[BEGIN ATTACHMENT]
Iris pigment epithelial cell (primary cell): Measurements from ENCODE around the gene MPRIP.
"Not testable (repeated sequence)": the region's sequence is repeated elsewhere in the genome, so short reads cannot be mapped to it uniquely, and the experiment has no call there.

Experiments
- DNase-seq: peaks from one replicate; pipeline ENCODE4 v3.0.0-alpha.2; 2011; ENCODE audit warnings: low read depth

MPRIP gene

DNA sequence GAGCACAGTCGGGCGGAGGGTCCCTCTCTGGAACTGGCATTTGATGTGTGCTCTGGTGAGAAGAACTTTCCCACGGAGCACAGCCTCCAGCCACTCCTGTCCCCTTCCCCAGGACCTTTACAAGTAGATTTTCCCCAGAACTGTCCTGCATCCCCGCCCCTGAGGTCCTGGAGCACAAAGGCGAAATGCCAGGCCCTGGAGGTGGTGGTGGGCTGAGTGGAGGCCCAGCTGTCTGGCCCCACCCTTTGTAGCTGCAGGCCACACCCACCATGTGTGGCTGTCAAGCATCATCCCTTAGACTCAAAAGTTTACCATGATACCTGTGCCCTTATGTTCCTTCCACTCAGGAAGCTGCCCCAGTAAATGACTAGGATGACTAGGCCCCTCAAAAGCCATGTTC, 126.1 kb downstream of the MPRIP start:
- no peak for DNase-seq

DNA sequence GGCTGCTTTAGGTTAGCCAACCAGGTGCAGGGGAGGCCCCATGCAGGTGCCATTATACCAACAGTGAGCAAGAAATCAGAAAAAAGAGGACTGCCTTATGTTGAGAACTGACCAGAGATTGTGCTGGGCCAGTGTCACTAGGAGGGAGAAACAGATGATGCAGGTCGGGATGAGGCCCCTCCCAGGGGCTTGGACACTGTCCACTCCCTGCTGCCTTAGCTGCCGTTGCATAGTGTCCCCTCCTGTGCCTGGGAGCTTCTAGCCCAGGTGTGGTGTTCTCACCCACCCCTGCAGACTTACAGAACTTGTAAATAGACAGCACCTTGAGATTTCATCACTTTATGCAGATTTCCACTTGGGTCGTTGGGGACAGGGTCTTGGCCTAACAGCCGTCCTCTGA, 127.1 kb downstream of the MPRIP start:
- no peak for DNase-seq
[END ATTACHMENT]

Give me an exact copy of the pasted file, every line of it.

Iris pigment epithelial cell (primary cell): Measurements from ENCODE around the gene MPRIP.
"Not testable (repeated sequence)": the region's sequence is repeated elsewhere in the genome, so short reads cannot be mapped to it uniquely, and the experiment has no call there.

Experiments
- DNase-seq: peaks from one replicate; pipeline ENCODE4 v3.0.0-alpha.2; 2011; ENCODE audit warnings: low read depth

MPRIP gene

DNA sequence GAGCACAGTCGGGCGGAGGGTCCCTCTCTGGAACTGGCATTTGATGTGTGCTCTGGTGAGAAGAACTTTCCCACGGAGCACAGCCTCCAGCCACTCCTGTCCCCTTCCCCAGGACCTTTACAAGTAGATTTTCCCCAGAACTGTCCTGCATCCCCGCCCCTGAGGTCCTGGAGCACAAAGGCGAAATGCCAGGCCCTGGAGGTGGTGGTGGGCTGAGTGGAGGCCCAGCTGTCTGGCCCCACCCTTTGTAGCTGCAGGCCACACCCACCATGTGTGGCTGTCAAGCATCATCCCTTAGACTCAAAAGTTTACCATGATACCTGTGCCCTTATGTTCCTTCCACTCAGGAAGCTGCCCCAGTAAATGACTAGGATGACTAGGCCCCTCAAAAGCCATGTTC, 126.1 kb downstream of the MPRIP start:
- no peak for DNase-seq

DNA sequence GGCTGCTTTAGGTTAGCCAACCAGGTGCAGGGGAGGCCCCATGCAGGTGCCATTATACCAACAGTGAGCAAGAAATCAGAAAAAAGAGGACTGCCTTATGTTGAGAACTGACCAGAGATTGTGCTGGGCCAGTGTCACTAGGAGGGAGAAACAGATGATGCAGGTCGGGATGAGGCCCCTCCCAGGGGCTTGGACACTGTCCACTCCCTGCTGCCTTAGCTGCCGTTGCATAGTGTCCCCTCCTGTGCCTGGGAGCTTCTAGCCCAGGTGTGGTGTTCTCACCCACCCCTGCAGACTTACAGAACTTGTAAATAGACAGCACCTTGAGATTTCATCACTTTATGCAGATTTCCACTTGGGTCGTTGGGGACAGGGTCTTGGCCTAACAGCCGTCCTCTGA, 127.1 kb downstream of the MPRIP start:
- no peak for DNase-seq